Shotcut will automatically put briefs gap between your photos, represented by brown areas on the timeline. To remove a gap, just right-click it and select ‘Remove’.
To see how your video will look, click ‘Project’ under the preview window and use the playback controls.
3. Apply filters and add titles
You might be happy with how your photos look already, but the right filters can give your video a whole new look. Click the ‘Filter’ button at the top of the window (it will cover the Playlist, but don’t worry – it’s still there underneath) and click one of the photos in the timeline.
Click the ‘+’ icon to open the list of filters, then select the monitor icon to just show ones that can be applied to images. Pick one (here we’ve chosen Old Film: Projector, which makes the image jump around and flicker) and it will appear in a list, along with a set of options for customizing it. Each filter will give you different options. You can add as many filters as you like by clicking the ‘+’ icon, and remove them by clicking ‘-’. To apply filters to a different photo, just click it in the timeline.
You’ll also find options to add text and 3D text in the list of available filters. These are fully customizable, and ideal for creating titles and subtitles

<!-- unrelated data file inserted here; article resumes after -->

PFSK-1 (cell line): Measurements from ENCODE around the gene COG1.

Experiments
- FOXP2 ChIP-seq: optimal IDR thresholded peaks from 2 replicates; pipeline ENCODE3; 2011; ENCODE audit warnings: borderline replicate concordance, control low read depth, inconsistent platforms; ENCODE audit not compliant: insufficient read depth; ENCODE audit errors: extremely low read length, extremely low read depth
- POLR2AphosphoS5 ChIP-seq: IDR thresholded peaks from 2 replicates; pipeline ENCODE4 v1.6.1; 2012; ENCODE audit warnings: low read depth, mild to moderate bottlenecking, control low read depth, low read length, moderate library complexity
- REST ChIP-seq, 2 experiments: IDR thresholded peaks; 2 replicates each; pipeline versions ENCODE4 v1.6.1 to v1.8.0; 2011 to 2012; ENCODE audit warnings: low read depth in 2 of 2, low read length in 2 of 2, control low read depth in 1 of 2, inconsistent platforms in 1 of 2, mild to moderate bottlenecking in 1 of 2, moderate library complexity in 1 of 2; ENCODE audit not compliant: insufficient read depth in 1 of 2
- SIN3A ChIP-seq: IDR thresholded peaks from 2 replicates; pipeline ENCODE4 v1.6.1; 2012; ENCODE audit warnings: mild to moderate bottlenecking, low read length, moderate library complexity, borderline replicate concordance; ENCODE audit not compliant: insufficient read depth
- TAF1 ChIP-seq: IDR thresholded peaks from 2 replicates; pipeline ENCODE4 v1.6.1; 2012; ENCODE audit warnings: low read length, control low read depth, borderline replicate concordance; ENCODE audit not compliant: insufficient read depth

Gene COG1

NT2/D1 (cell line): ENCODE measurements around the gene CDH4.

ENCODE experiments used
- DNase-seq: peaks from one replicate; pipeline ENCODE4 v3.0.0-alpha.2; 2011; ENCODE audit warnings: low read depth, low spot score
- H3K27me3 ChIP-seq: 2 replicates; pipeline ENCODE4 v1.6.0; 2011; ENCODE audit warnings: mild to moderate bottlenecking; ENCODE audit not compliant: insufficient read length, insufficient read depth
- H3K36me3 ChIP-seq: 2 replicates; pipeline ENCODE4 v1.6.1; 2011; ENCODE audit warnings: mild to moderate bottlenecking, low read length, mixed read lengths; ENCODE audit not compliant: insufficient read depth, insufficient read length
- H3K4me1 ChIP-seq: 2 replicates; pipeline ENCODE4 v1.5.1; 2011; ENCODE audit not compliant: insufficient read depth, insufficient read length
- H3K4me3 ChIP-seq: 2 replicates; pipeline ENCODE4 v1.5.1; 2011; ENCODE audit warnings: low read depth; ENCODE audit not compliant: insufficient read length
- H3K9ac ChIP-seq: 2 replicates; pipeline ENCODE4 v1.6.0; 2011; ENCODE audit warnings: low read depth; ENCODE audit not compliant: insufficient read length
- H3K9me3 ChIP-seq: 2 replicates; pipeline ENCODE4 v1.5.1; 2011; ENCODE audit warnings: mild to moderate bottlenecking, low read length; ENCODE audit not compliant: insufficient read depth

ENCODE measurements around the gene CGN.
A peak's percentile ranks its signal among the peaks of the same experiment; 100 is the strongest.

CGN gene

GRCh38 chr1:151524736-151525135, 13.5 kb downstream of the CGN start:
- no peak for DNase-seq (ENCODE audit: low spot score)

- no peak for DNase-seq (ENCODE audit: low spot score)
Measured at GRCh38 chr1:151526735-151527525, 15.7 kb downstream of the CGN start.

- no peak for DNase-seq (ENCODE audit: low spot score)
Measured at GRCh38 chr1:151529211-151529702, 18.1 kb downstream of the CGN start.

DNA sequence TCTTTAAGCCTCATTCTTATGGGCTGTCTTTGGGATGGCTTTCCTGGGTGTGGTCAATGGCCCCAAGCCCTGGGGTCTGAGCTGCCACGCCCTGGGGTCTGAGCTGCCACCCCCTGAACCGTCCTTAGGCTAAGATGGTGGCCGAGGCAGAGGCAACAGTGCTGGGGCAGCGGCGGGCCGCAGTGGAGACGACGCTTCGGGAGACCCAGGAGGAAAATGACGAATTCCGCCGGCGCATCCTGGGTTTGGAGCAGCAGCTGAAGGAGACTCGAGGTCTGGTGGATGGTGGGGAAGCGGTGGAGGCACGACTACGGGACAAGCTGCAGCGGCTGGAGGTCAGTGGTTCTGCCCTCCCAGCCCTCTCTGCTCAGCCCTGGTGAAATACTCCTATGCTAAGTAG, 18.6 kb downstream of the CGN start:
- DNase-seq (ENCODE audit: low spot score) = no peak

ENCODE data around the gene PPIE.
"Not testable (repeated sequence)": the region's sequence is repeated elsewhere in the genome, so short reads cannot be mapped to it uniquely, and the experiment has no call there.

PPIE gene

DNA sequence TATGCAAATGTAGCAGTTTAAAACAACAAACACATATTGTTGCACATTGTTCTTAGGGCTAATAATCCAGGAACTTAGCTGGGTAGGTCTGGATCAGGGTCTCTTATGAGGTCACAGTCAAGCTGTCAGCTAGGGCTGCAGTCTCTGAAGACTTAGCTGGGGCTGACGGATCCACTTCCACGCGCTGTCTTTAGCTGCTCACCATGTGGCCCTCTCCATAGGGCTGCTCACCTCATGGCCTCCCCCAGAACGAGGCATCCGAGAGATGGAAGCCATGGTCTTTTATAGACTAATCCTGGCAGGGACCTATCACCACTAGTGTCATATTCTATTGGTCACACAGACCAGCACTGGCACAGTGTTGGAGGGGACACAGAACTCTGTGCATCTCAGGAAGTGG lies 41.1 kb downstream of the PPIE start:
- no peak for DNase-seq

4. Add music
The right music will really bring your photo video to life, but if you’re planning to share it, you’ll need to make sure you’re not using music without the necessary license. YouTube’s content ID system works to automatically detect copyrighted music, and you could find that your video is taken down or your account is blocked if it detects commercial tracks in your project.
However, there are places where you can find music that’s free to use and makes a great accompaniment to your photos. Our favorite is Bensound, which lists a huge range of tracks in different styles. All Ben asks is that you credit him with a link back to his site in your video’s description. If you don’t want to include a credit, or you want to use Ben’s music commercially, you’ll need to buy a license.